When a married couple decides to get a divorce, the court may ask one of the partners to pay spousal maintenance to the other partner. This is done to limit any unfair financial effects of a divorce by offering a constant income to a lower-wage or non-wage-earning-spouse.
The reason is that one of the spouses may have opted to stay at home, forgoing their career to support their family. Thus, this spouse requires time to develop skills to support themselves. Another reason could be to help the spouse maintain the same lifestyle after the divorce due to changes in income, bonuses, income tax, tax returns, taxable income, etc.
However, with time, you may find that you can no longer afford to pay spousal maintenance. In such cases, you can file a motion to modify spousal maintenance with the court giving the following reasons.
You Lost Your Job
Layoffs, terminations, pay cuts, or staff reductions could be the reason why you lost your job. If you lose the job against your will, it could be stated as a valid reason in the court for reducing the amount to be paid. Additionally, if you had to accept a pay cut, you can seek a modification to your spousal maintenance order.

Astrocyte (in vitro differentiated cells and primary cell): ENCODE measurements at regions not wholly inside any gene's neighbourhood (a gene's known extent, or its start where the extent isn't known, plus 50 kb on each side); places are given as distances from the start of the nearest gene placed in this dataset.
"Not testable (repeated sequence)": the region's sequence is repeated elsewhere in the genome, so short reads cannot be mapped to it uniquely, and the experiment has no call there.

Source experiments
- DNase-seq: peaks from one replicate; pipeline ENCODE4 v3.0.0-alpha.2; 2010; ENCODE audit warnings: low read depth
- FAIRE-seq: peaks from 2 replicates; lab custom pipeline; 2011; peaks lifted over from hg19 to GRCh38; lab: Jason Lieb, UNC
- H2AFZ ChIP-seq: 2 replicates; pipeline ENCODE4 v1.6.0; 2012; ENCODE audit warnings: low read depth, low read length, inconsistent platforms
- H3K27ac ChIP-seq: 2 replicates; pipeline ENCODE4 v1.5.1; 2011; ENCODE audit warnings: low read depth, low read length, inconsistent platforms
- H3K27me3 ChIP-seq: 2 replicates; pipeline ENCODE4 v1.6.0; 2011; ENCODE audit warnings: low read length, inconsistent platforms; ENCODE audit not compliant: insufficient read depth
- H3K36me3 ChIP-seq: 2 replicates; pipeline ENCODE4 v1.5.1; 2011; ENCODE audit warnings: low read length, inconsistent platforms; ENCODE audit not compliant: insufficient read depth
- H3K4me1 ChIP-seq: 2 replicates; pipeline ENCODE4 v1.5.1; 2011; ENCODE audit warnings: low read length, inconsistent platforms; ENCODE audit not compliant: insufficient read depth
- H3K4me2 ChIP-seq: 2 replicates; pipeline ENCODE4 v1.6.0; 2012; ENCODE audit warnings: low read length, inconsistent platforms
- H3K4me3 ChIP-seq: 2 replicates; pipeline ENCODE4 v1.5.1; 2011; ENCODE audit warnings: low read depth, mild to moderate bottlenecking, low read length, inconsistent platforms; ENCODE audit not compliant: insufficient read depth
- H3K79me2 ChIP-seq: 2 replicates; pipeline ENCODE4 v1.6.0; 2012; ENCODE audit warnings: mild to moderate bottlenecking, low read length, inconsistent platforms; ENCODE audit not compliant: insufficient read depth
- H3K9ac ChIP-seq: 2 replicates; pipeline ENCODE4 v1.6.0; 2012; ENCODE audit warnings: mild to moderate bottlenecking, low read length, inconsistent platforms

But the key phrase is “against your will.” If you voluntarily quit your job, it would not be considered a valid reason for changing the amount that you have to pay.
You Have A Child With Your New Partner
Raising a child can be very expensive and the court understands this. The court also understands that people often move on after their divorces and begin a new family. You can thus expect the court to decrease your financial obligation to your ex-partner if you have a baby at your home.
However, if your new partner has children from their previous marriage, the court would not consider reducing the amount. It only considers the child that is your own.
You Former Spouse Is Living With A New Partner
In Colorado, you do not have to pay spousal maintenance if your former partner remarries. However, some people do not remarry but live together to continue receiving the payment. If you can prove that your former spouse is living with a new partner, you can go to the court citing that your former partner no longer needs the amount. This way, you can prompt the court decision in your favor.
If you become ill, your medical debts can put you in debt. Additionally, you would not be able to work due to disability or illness. So, your income reduces and your debt increases. You can cite this as a reason in the court to seek modification in how much you have to pay.
Your Spouse Inherits Or Is Now Independent
Someone dies in your former spouse’s family and they receive a considerable amount as an inheritance. Or maybe, your former partner decides to earn a degree, is working, and is able to support themselves. If you can prove any of these, you do not have to pay spousal maintenance or can seek reduction.